The Q&A Archives: Overwintering Agapanthus

Question: I bought two Agapanthus this spring and am attempting to overwinter them in my house. I was told to put them in a north window and water sparingly, but I've gotten other conflicting reports. I figured that a north window, especially at this time of year, means low light and since I don't have a north window I decided to put them in the basement near a small window. I am a little worried that this isn't the correct thing to do. Exactly how much light do they need or how little light can I get away with? since they are large plants, I don't exactly have lots of room for them and would like to use the basement if possible. Could I put them under a grow light? Thanks for your help!

Answer: Some of the discrepancy can be attributed to the fact that there are two different groups of agapanthus. One group defoliates and rests naturally during the winter, the other group is evergreen.

The evergreens would be kept under cool greenhouse or conservatory room conditions, meaning a very bright location but with temperatures in the 55 to 60 degree range. In a basement, you could experiment using ordinary fluorescent bulbs kept close to the plants and running for about 16 hours or so each day. During the winter, water lightly.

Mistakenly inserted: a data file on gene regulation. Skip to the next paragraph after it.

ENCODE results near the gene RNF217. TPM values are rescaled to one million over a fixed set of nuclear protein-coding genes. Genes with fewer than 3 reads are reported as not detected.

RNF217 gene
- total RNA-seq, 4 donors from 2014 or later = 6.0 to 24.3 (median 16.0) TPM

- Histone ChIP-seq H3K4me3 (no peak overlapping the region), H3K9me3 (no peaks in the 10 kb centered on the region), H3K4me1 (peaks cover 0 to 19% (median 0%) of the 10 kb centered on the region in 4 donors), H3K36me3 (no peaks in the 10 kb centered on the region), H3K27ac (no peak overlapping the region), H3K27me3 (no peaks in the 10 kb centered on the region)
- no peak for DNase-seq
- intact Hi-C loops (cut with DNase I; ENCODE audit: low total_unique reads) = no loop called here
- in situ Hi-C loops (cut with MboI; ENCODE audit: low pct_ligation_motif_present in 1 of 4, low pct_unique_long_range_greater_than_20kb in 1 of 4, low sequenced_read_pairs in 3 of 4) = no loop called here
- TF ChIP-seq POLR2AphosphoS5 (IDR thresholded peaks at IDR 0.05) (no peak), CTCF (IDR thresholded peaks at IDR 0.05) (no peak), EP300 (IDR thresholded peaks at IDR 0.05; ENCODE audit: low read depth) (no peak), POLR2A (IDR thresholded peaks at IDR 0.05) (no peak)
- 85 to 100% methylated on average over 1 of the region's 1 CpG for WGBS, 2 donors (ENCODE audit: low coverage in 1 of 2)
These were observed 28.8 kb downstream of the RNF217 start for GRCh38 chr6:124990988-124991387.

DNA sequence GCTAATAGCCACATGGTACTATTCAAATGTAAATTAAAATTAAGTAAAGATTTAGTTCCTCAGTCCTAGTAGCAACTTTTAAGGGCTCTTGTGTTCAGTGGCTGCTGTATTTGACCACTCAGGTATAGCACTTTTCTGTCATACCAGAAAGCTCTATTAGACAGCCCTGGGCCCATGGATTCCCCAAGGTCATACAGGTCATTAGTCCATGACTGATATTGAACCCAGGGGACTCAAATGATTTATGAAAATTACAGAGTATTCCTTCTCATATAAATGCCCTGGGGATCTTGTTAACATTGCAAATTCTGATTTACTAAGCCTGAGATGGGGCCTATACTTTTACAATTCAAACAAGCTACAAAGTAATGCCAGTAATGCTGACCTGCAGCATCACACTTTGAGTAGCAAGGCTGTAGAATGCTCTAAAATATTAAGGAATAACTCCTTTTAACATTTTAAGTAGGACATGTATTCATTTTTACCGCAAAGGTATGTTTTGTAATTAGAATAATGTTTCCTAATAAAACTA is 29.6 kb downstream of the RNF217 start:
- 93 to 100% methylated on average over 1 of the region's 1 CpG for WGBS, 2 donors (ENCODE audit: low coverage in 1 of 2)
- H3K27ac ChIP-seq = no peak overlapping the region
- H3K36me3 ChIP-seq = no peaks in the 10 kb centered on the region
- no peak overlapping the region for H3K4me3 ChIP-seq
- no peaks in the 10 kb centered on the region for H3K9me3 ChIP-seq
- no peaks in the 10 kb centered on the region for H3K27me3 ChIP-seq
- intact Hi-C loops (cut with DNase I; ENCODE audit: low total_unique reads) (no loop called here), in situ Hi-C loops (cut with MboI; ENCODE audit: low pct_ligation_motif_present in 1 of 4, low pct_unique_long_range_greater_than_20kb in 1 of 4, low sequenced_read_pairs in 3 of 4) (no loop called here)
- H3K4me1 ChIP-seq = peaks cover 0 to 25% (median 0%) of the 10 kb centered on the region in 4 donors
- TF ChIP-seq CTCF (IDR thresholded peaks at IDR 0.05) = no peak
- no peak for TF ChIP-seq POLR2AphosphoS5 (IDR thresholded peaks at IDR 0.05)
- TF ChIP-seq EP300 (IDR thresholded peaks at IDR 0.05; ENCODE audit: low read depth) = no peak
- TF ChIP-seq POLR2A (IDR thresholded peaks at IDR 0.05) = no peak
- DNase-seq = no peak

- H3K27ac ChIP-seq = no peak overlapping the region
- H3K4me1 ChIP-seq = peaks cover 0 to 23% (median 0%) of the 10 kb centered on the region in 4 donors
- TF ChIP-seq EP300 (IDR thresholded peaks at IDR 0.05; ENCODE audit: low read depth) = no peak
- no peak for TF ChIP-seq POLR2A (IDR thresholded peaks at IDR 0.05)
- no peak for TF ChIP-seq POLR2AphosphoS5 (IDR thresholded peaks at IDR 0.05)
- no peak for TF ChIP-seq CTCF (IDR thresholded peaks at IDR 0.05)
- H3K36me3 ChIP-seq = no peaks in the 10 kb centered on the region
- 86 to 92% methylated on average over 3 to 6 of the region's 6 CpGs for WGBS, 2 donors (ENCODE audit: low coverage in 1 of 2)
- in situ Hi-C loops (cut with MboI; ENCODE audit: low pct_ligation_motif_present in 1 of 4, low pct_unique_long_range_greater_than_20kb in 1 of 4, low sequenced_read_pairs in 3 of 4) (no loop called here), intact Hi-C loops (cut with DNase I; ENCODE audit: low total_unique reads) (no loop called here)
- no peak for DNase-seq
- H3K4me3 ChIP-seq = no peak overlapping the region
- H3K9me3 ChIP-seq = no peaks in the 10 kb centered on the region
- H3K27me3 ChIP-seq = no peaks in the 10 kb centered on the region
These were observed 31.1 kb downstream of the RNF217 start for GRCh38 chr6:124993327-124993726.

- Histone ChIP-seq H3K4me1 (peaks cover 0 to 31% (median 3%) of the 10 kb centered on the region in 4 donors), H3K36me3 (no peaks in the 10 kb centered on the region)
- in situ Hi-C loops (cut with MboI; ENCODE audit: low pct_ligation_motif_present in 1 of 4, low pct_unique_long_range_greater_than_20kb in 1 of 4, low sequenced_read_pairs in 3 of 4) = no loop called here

The others would be kept cooler (at say 40 degrees) and allowed to rest for the winter. This latter group could do well in an unheated, cool basement. Since they have no active foliage, these do not need special light. The soil should be kept just barely moist, meaning not allowed to go dry as a bone, until they resume active growth in the spring.

« Click to go to the homepage

» Ask a question of your own

Q&A Library Searching Tips

  • When singular and plural spellings differ, as in peony and peonies, try both.
  • Search terms are not case sensitive.

Today's site banner is by ge1836 and is called "Sempervivum Henry Carrevon"